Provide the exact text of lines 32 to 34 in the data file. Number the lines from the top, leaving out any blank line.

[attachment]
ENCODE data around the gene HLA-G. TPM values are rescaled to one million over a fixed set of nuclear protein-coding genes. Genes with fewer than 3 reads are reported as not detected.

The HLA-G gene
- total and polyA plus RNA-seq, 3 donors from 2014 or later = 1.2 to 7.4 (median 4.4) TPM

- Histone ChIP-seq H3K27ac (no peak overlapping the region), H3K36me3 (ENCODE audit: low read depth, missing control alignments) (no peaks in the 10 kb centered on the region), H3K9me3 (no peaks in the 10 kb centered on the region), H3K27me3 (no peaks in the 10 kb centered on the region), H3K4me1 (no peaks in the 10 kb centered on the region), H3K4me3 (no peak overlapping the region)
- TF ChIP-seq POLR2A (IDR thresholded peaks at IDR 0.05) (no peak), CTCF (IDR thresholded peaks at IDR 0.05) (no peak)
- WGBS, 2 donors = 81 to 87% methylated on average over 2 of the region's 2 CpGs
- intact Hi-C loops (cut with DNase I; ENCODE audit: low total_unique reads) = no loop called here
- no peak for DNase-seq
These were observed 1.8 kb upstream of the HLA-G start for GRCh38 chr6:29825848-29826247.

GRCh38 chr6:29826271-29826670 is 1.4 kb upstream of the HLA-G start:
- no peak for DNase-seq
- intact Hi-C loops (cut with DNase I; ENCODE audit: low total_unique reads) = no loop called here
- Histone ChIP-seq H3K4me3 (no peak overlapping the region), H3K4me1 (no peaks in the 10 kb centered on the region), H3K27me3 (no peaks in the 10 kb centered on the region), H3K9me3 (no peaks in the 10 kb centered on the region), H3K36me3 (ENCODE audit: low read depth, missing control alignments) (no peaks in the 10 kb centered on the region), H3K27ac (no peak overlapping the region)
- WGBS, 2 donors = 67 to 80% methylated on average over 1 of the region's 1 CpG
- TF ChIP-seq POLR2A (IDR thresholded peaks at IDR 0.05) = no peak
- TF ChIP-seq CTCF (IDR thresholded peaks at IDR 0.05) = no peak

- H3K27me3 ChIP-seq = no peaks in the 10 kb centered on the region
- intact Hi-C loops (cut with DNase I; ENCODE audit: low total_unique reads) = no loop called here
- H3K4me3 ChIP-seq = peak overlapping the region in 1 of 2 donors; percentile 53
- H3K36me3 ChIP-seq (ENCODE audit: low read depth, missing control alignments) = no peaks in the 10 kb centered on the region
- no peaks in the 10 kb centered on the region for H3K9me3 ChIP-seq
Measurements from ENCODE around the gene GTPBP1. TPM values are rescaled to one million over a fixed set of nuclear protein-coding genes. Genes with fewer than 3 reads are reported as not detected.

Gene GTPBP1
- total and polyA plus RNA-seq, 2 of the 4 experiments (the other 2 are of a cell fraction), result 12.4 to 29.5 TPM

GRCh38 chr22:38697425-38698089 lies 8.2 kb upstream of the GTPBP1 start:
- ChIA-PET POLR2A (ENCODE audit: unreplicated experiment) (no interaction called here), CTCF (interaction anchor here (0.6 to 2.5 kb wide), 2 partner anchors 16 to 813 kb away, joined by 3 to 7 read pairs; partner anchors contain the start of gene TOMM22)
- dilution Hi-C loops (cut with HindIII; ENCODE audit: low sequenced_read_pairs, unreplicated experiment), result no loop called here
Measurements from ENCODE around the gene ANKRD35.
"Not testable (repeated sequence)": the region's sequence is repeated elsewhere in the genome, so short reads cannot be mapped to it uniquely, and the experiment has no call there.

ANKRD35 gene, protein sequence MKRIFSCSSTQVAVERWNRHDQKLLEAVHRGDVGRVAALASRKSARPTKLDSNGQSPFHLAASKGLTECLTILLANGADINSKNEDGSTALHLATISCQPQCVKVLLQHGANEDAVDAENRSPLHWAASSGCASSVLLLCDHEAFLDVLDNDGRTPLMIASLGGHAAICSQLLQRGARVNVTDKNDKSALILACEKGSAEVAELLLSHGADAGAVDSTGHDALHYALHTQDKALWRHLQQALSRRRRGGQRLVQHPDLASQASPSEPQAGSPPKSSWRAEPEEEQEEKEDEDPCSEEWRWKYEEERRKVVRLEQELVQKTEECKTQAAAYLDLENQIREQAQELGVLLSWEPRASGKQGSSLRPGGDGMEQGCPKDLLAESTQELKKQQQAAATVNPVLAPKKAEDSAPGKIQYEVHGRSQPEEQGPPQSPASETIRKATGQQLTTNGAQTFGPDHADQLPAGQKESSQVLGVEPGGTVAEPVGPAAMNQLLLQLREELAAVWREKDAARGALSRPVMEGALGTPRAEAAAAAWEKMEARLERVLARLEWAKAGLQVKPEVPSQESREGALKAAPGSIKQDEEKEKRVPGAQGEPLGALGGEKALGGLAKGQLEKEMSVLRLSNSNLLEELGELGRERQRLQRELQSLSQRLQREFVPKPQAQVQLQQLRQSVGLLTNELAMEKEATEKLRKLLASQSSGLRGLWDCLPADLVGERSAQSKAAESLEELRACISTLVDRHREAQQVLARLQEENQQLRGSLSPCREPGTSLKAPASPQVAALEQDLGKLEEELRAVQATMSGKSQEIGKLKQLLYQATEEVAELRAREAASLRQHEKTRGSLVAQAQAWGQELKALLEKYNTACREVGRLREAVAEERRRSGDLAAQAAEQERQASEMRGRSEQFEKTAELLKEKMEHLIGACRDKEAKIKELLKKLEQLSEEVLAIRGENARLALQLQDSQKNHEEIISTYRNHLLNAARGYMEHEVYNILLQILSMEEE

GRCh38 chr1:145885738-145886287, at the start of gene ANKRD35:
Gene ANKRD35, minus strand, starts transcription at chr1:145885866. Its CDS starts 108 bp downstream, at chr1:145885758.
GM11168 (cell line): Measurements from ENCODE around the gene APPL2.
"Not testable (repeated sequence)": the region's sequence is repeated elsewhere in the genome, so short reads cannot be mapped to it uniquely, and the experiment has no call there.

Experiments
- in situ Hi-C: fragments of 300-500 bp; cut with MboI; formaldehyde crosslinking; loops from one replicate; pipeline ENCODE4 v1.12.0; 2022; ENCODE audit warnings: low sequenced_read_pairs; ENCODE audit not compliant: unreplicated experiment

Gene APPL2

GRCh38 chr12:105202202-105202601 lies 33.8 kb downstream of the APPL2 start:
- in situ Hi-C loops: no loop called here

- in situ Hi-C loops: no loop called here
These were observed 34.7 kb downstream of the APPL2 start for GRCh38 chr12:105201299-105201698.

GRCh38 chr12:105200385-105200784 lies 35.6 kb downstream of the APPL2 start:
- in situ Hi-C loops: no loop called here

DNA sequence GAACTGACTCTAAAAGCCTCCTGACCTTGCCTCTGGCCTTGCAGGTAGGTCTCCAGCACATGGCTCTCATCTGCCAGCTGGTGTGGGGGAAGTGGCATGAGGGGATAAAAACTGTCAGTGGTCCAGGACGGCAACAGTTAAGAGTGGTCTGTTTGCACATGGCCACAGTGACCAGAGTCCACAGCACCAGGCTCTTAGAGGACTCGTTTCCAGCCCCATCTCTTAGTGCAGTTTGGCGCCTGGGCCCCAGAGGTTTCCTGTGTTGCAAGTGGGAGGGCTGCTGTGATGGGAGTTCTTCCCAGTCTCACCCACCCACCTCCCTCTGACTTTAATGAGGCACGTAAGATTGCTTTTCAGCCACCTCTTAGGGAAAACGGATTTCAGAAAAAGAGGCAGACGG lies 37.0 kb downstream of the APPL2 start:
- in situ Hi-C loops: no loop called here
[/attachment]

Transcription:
Gene ANKRD35, minus strand, starts transcription at chr1:145885866. Its CDS starts 108 bp downstream, at chr1:145885758.
GM11168 (cell line): Measurements from ENCODE around the gene APPL2.
"Not testable (repeated sequence)": the region's sequence is repeated elsewhere in the genome, so short reads cannot be mapped to it uniquely, and the experiment has no call there.